The Government is moving against the drug problem on a number of fronts. We are moving hard to cut off the drug supply. In doing so, we are getting increasing cooperation from other countries where smuggling and production have been most troublesome. Here at home we have put a lot more money and manpower into law enforcement. We are requesting still more.

At the same time, we are working to help the people who have already been victimized by drugs. We have set up a new White House office to coordinate rehabilitation and treatment work across the country, as well as in Vietnam, and among those veterans who have become drug users in the service, wherever they were in the world.

We are making a major effort at heading off the problem among young people before it gets started, through educational programs which get them the facts on what the law is, what the effects of these various drugs are, and what a poor risk it is from any standpoint for a young person to gamble on drugs.

I particularly want to congratulate those who planned this conference for your enlisting thousands of young people, high school students and college students, in this great battle against drug abuse, because that is the key. Young people are the target of the peddlers of drugs, and they must be the ones who must lead the fight against them.

But none of these efforts, important as they are, get to the fundamental question of why--why do people turn to drugs in the first place? The answer lies in the erosion of moral and spiritual values to the point where people look to a pill or a shot of drugs for support, when they should be able to look to the strength of their own character and the vitality of the American spirit.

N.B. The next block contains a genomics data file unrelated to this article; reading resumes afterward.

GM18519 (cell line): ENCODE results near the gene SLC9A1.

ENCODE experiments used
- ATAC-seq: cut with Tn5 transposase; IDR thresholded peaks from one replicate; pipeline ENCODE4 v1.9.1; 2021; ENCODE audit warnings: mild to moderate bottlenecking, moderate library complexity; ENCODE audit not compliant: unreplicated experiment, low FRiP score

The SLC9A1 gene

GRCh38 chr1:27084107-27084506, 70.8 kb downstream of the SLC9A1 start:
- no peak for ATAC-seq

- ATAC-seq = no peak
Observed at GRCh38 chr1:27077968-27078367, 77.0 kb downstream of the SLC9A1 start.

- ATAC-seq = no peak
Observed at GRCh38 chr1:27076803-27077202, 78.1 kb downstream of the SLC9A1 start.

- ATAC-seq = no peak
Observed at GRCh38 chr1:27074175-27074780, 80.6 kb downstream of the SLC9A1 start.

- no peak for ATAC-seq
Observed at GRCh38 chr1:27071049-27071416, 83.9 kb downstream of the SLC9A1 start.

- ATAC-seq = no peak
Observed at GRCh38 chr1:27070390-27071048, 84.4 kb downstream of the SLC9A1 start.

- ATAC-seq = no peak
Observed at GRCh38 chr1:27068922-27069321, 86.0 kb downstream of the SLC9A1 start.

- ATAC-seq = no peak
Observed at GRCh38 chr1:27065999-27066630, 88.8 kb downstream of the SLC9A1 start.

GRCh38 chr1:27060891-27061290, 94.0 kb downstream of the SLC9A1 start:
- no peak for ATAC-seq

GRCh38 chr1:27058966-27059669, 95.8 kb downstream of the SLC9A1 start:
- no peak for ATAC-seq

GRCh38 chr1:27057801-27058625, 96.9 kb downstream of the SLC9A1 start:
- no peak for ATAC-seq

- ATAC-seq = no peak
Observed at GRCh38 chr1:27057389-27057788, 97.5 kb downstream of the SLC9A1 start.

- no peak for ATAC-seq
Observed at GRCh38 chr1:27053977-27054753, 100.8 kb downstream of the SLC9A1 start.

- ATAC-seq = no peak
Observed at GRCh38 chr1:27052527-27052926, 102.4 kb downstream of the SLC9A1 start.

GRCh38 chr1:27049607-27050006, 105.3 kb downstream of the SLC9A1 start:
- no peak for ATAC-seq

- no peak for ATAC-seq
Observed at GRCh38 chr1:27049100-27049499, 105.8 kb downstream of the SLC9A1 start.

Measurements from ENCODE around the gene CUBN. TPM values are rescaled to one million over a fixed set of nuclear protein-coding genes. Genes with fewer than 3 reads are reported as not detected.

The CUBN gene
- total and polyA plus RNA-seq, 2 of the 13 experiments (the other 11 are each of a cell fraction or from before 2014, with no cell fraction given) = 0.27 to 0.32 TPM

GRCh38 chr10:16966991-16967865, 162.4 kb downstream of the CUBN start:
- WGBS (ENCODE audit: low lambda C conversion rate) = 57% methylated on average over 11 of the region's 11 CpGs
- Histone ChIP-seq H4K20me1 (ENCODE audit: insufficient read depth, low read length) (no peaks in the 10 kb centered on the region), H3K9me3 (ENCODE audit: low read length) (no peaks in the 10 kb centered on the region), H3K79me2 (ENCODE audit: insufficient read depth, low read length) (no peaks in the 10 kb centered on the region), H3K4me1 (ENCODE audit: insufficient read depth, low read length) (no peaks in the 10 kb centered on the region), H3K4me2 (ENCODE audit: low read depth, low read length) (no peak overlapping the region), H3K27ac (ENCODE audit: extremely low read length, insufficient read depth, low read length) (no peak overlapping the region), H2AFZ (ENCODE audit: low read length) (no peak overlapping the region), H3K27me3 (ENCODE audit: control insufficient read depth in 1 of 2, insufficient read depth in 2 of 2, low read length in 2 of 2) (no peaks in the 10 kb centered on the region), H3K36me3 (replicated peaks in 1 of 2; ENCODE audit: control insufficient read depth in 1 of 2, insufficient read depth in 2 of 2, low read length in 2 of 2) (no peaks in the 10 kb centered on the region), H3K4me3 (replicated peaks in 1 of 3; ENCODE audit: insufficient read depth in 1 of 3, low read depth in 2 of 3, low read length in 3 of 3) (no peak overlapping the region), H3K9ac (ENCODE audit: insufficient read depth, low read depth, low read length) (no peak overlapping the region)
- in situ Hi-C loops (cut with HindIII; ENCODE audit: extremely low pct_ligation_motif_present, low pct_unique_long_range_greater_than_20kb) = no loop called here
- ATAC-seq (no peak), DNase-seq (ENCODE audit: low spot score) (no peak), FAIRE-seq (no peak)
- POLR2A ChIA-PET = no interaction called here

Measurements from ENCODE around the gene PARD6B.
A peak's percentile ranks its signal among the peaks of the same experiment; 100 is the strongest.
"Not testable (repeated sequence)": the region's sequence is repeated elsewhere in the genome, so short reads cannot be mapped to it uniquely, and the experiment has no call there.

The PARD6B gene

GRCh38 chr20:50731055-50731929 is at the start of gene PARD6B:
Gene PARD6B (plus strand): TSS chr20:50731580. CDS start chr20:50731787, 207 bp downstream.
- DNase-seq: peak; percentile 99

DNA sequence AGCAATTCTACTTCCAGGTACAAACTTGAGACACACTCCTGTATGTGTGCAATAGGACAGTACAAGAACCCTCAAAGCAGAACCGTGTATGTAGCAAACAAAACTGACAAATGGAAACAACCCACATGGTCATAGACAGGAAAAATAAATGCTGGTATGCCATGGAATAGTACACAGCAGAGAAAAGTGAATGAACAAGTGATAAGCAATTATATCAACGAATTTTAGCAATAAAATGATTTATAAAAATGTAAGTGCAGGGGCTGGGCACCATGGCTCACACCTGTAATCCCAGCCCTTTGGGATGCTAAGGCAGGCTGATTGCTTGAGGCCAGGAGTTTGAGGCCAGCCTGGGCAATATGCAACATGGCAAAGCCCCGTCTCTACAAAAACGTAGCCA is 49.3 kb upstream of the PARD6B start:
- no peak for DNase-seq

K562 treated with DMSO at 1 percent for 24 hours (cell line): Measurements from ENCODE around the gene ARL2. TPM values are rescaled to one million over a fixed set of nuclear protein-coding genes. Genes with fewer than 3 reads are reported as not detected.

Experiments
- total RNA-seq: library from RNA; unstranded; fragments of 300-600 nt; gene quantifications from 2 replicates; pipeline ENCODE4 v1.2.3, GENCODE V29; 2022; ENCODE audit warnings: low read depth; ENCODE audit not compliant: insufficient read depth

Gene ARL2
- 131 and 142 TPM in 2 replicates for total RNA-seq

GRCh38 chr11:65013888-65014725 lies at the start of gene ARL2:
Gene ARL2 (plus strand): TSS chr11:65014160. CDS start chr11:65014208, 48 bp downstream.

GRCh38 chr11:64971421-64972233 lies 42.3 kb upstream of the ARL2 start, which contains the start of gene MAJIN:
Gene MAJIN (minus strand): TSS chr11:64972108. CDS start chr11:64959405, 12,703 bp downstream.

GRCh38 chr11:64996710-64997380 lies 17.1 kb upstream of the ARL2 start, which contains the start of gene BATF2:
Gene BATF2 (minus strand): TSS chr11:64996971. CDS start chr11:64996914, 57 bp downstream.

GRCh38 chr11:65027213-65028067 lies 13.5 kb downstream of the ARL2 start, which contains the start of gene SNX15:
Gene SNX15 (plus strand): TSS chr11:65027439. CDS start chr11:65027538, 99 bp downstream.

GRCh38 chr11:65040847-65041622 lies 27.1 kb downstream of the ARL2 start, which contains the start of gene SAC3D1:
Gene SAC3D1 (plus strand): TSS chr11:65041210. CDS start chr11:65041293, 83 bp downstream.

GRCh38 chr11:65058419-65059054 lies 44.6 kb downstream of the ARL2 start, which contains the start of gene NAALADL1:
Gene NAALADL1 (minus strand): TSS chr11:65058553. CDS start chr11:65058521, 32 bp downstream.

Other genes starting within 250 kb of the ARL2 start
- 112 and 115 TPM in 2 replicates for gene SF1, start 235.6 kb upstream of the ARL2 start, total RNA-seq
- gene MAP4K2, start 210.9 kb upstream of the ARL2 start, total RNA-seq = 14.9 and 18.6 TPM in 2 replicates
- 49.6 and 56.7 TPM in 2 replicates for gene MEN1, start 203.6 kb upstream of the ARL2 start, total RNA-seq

So no matter what else we do, we are going to continue to have a drug problem until we have a new birth of individual character and of national character to give people something finer and higher to live for.

I hope your conference will consider this great need, for it is truly the key to solving the drug abuse problem. If America means anything, it means freedom--free men, free ideals, freedom to reach new heights of greatness and progress. The slavery of drugs is the very opposite of this cherished dream. So, as you fight to conquer it, you are doing a great service to America and to the cause of freedom for which this Nation stands.

Thank you very much for giving me the opportunity to talk to you at this great conference.

CONGRESSMAN PASSMAN. Thank you, Mr. President. Your message has been received most enthusiastically. The thousands assembled here are giving you an outstanding and enthusiastic ovation. I have never witnessed anything like that before. Thank you again, Mr. President, for your message.

THE PRESIDENT. Thank you very much.

Note: The President spoke at 11:13 a.m. from Key Biscayne, Fla., to participants attending the seminar in the Monroe Civic Center.

During his remarks the President referred to John J. McKeithen, Governor of Louisiana; James A. Noe, a former Governor of Louisiana; Robert Kostelka, district attorney of Monroe; Jack Howard, mayor of Monroe; and Bert Hatten, mayor of West Monroe.

Richard Nixon, Telephone Remarks to Students and Educators Attending a Drug Education Seminar in Monroe, Louisiana. Online by Gerhard Peters and John T. Woolley, The American Presidency Project